Glom uses PostgreSQL and doesn’t try to offer the user a choice of anything else. That’s because it does what Glom needs, there’s no need to confound the user with an incomprehensible choice, and I’ve no wish to maintain multiple sets of code. It’s hard enough keeping up with changes in PostgreSQL, though Glom’s regression tests help.
However, I played around with adding MySQL support as a build-time alternative via the –enable-mysql configure option. The basic stuff now works both in the UI and in the regression tests. Those tests can now run each self-hosting database test with all 3 backends.
This is mostly just so I could learn about MySQL, so I can reimplement it in Java for OnlineGlom. That would let me use Google’s Cloud SQL, which is based on MySQL. The main work has been figuring out how to initialize a MySQL database store on disk and then start and stop MySQL instances. It’s even more funky than with PostgreSQL. I did need an addition to libgda to support non-standard MySQL port numbers but, as usual, Vivien Malerba fixed that for me quickly. There’s also the rather huge problem that AppArmor on Ubuntu prevents us from starting MySQL with anything but the standard database data, and we can’t expect the user to go editing AppArmor config files. At least with MySQL 5.6, it should be possible to start a MySQL instance without it having no password for a few seconds, as is necessary with MySQL 5.5. I need to start and stop custom instances so I can run tests automatically.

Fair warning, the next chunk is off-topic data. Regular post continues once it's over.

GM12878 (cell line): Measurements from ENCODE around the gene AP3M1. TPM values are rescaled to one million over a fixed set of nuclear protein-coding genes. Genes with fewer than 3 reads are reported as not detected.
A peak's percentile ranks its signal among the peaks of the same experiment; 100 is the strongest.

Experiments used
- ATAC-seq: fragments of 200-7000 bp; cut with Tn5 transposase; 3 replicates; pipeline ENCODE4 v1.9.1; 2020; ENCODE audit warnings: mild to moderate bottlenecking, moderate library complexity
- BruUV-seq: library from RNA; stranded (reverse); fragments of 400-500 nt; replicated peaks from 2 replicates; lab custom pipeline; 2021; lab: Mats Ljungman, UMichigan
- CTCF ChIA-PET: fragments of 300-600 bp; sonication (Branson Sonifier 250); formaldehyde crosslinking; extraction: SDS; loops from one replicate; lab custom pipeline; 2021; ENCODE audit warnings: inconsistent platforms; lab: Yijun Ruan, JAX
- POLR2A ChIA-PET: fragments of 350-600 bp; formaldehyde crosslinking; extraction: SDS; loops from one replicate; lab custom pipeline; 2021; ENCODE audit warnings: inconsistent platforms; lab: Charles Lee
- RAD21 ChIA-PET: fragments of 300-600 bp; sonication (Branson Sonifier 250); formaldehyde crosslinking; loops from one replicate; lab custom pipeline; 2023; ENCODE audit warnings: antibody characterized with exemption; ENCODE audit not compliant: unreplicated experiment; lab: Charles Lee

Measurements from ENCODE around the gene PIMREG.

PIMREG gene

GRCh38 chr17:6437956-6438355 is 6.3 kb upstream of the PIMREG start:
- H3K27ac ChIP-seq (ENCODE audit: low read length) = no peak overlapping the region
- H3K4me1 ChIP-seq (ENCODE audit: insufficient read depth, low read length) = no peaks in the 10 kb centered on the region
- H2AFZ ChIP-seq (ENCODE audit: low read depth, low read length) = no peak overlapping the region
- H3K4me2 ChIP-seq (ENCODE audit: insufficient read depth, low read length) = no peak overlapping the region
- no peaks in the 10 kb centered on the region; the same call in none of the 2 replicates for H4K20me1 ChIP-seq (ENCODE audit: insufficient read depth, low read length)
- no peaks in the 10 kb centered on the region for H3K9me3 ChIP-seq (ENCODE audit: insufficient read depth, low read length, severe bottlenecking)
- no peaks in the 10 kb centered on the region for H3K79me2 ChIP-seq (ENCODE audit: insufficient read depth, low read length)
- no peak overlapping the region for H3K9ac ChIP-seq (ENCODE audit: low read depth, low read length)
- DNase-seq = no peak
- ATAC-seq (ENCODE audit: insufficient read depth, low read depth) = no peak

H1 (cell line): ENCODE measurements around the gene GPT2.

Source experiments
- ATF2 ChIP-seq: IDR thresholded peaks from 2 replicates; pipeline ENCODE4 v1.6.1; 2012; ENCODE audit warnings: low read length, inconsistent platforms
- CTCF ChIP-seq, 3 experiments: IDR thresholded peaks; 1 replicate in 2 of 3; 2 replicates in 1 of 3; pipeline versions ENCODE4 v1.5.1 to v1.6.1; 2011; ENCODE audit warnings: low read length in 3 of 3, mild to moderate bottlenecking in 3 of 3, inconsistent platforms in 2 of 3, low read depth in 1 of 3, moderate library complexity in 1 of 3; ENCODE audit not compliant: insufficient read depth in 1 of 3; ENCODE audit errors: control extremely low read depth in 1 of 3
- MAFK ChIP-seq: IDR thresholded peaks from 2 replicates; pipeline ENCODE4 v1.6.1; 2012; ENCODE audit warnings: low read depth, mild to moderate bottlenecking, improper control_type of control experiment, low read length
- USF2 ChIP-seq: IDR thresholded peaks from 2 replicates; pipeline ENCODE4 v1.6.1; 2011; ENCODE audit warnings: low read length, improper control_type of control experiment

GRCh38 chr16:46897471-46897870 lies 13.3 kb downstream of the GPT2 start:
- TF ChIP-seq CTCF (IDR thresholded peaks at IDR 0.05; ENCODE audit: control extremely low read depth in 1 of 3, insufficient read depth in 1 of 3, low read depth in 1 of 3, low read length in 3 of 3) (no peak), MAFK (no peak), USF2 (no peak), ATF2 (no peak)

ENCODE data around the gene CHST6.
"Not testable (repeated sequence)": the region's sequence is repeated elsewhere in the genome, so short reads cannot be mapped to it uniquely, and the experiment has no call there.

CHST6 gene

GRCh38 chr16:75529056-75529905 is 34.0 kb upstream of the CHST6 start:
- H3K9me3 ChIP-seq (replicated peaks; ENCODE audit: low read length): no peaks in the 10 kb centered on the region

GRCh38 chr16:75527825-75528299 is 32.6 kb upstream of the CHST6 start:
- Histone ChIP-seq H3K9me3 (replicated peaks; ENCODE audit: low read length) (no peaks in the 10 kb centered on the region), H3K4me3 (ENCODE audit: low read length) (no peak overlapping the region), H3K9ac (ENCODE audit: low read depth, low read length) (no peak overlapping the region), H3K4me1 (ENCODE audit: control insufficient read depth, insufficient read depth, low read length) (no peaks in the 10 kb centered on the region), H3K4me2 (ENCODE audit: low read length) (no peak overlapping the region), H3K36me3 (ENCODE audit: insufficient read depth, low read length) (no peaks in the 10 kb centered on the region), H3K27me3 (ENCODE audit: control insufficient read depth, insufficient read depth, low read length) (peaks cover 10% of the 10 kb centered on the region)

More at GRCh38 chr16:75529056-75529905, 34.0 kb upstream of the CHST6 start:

I’ve committed it to Glom’s git master, and its in the 1.23.3 release, just in case anyone wants to improve it. There are some TODO_MySQL comments in the tests where we expect something to fail with MySQL. For instance, I have not added support for editing the MySQL users and groups. And there are likely to be problems with keeping data when changing field types, which doesn’t seem to be tested thoroughly for any backend. libgda is also missing some support for binary field types, needed for Glom’s image fields.
Over the years, various people have complained about Glom not using MySQL. Here is your chance to actually work on that, with tests to show if your work is enough.